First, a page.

Population management for preventing the 80–20 rule

Chronic conditions require longer and more frequent visits, as well as more care coordination. Learn how to anticipate, plan for, and even prevent intensive resource use.

Consider the following 80-20 rule as applied to your patient population: 20% of your patients consume 80% of your time. Most patients have one or two minor conditions resulting in a couple of visits per year. Those who have chronic conditions such as diabetes, hypertension, arthritis, or lung disease require longer and more frequent visits, more phone calls, and more care coordination. Add to that all the relevant quality measures for various entities and payers, and that is a recipe for inefficiency. So how do you anticipate, plan for, and even prevent some of that intensive resource use?

Population management, whether for addressing patients with chronic conditions or coordinating preventive care services, is a proactive use of data that are easily available in the practice. It is a team-based approach that focuses on prevention, care coordination, and partnerships with patients to manage chronic conditions. The term “population management” is one of the common buzzwords heard in discussions of value-based payment and quality improvement, and if done well it can reduce some office burdens.

Population management is nothing new. Physicians by their very nature already perform population management with every patient that walks through the door. What's new is the systematic, evidence-based approach practices can use to take care of certain categories of patients.

Data generated by office systems and used by staff are key to successful population management. Reports, chart reminders, reminder letters, and standing orders can be set up in your electronic health record (EHR) or practice management system. Reminder letters can be used to contact patients who have missed important screenings. In addition to helping physicians provide high-quality care to patients, population management can also serve to even out schedules by arranging visits during slower periods.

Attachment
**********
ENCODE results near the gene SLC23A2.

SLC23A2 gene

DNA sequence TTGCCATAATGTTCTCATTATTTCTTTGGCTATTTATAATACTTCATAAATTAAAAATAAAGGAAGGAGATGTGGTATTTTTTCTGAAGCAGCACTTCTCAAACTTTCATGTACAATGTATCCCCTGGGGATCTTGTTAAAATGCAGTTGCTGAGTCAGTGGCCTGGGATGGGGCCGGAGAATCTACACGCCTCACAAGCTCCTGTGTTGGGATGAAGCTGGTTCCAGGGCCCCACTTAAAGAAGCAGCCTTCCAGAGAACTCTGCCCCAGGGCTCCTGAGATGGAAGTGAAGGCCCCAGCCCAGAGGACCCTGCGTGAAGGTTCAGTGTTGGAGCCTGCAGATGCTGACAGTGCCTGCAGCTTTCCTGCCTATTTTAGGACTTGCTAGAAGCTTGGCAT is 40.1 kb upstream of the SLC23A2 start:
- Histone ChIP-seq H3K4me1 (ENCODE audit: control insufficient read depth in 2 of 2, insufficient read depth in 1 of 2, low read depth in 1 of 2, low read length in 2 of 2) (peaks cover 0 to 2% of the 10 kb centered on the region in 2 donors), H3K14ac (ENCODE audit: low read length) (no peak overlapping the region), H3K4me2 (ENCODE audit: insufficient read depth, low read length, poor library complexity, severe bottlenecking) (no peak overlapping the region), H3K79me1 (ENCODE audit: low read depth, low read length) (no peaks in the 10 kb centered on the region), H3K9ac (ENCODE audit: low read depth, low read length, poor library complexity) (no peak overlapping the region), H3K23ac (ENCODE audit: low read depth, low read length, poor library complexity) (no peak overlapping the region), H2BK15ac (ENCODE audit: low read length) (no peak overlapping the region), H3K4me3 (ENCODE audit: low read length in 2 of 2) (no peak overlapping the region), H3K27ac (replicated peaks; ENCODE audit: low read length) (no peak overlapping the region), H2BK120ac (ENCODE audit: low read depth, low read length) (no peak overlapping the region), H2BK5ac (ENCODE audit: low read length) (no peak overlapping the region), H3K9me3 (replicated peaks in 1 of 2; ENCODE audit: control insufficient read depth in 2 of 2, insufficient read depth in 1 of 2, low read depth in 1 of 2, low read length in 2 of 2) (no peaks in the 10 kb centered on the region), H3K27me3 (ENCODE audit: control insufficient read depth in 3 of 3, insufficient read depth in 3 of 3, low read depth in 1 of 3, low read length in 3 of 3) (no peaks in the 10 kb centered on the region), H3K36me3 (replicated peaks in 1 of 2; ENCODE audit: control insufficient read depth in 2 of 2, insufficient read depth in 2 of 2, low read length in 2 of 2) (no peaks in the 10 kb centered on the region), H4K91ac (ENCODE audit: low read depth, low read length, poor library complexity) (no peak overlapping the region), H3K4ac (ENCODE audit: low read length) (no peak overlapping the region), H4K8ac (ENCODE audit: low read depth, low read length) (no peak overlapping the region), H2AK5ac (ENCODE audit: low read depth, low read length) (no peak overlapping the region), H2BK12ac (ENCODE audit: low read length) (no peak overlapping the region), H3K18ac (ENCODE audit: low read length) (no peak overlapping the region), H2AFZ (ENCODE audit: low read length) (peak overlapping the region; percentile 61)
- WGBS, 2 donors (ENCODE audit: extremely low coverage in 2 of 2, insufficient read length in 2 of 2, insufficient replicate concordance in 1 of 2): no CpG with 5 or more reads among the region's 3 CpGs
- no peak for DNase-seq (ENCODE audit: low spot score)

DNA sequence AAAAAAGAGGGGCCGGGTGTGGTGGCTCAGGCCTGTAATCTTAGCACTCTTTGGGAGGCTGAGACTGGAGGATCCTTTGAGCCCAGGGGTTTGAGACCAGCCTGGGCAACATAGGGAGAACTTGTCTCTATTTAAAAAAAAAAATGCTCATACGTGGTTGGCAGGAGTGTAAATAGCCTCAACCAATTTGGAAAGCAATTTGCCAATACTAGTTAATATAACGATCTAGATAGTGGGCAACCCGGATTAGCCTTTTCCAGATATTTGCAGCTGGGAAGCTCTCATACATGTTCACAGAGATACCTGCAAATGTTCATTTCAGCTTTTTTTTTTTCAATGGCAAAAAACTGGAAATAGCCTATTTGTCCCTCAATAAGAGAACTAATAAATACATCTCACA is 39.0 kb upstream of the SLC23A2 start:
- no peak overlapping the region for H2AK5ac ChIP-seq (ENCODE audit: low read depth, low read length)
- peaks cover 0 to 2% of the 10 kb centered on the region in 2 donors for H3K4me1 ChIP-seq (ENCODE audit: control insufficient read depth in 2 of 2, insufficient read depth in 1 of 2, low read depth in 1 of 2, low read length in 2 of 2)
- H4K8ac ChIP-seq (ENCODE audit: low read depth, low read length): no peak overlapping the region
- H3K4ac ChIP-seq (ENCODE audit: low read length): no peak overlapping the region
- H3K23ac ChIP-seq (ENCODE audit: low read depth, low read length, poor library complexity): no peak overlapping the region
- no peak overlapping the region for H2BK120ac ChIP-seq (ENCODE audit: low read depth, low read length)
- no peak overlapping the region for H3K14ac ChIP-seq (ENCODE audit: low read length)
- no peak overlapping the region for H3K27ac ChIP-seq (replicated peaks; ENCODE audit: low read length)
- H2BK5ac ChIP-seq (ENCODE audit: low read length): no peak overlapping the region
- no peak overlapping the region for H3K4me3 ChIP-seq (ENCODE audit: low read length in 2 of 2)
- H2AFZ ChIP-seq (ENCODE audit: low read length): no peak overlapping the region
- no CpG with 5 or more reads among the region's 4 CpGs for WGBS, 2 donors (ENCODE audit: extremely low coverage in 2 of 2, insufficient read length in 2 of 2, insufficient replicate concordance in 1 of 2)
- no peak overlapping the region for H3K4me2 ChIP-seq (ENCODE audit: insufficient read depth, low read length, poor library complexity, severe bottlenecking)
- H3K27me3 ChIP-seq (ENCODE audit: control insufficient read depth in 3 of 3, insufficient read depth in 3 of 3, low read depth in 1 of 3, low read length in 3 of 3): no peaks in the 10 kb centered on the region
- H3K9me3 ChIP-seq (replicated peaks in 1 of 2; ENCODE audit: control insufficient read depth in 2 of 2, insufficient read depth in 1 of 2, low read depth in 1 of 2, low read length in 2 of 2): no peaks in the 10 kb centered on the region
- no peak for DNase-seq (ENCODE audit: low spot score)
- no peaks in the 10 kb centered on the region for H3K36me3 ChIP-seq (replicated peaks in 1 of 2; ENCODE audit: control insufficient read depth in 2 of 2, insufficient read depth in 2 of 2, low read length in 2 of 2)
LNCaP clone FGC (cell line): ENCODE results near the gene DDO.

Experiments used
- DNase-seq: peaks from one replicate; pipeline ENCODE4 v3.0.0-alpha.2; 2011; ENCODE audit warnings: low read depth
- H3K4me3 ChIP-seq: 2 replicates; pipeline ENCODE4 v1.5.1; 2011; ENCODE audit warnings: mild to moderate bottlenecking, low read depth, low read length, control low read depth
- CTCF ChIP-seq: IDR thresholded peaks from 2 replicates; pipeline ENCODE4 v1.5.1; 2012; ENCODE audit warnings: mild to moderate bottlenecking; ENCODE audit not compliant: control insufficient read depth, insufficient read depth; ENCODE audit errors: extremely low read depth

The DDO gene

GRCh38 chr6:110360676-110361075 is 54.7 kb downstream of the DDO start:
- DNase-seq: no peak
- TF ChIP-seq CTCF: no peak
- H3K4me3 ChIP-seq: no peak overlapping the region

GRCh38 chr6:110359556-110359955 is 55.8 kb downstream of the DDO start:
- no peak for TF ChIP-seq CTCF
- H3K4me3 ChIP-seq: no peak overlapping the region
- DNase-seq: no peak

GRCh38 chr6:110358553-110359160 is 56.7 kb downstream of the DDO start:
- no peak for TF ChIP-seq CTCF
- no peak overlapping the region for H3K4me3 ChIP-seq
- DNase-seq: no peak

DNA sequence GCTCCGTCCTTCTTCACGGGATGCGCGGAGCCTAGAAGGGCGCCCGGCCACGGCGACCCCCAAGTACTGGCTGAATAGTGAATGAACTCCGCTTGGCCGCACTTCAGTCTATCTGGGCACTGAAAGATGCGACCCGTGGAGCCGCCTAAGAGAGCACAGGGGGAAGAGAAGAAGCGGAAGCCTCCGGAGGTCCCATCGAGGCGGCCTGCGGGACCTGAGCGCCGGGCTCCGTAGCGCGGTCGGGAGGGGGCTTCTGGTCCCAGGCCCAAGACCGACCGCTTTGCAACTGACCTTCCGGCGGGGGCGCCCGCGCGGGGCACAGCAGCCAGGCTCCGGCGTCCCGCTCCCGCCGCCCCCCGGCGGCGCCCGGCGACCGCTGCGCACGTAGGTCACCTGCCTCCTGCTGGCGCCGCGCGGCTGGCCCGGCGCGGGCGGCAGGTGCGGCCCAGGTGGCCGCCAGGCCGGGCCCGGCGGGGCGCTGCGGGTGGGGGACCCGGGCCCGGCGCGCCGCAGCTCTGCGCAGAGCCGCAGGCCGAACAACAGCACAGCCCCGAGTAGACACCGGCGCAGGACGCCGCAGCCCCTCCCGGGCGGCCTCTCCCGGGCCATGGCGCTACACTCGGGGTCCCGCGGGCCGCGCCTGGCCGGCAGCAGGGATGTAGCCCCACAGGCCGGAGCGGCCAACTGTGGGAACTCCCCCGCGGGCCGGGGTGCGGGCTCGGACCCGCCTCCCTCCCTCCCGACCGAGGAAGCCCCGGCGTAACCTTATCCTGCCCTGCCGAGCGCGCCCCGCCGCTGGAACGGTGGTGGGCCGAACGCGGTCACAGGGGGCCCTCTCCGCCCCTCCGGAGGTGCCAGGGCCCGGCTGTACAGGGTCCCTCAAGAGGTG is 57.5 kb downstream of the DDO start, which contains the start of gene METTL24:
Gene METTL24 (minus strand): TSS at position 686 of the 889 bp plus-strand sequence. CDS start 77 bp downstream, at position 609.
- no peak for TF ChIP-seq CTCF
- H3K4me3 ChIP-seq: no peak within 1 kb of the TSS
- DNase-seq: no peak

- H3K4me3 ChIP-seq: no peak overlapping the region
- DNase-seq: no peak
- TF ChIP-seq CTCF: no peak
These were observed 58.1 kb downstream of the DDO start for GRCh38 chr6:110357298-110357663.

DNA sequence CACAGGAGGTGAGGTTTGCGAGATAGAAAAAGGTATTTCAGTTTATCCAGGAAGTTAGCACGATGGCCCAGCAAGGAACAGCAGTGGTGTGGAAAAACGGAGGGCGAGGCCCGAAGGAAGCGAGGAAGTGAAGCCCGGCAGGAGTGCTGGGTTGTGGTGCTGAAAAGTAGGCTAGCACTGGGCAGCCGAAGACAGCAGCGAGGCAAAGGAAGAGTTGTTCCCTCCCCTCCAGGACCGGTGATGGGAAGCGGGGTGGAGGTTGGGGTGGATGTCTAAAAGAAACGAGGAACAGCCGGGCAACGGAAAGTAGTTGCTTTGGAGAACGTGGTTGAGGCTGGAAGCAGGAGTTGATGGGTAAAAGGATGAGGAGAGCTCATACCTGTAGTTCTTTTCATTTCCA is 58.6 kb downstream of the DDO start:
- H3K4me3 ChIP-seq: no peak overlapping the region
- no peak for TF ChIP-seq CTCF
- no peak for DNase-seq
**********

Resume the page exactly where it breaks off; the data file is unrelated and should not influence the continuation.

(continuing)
Technology is the first place to start. For example, diabetic patients can easily be identified based on diagnosis codes. Staff can run a report of patients who have not been seen in a year or six months and then query the EHR to identify those patients with diabetes whose last HbA1c levels were above a certain number. A member of the clinical staff can call the patients to discuss possible testing, counseling, and medication review; to answer questions about lifestyle changes; or to schedule a visit with a clinician. A plan can be created, and follow-up can be continued with these patients over time.

This process, if documented appropriately, would offer additional benefits. First, the practice can bill Medicare for a chronic care management code for the ongoing care provided between visits, which represents some additional reimbursement to cover some of the additional staff time required. The proactive management of chronic and preventive care for specific conditions also counts as a medium-weighted improvement activity in CMS's Quality Payment Program (MIPS Improvement Activity IA_PM_13). This could also satisfy requirements for becoming a patient-centered medical home (PCMH). For the National Committee for Quality Assurance (NCQA), for instance, “identifying patients for care management” is a core requirement.

Glycemic management services (MIPS Improvement Activity IA_PM_4) for patients with diabetes who are prescribed antidiabetic agents, receive an individualized glycemic goal that takes into account personal factors, and are reassessed at least annually count as a high-weighted improvement activity. Physicians who perform such services also qualify for 10% bonus points if a certified EHR was used in the process. Recording the HbA1c level at each visit can count as an “intermediate outcome” measure in the Quality category (National Quality Forum [NQF]: 0059, CMS Quality ID: 001). (It should be noted that small practices with 15 or fewer clinicians get double points for improvement activities and that such activities only need to be performed for 90 days during 2018.)

ACP's website and Practice Advisor® quality improvement tool have sample policies, procedures, forms, and letters that can help staff implement recall and reminder systems for patients needing condition-specific, timed services. For more information and resources on how to implement population management in a more systematic and effective way in your practice, see the “Manage Populations” module in ACP's Practice Advisor®. For help in implementing chronic care management for specific patients with two or more chronic conditions, see ACP's Chronic Care Management Toolkit.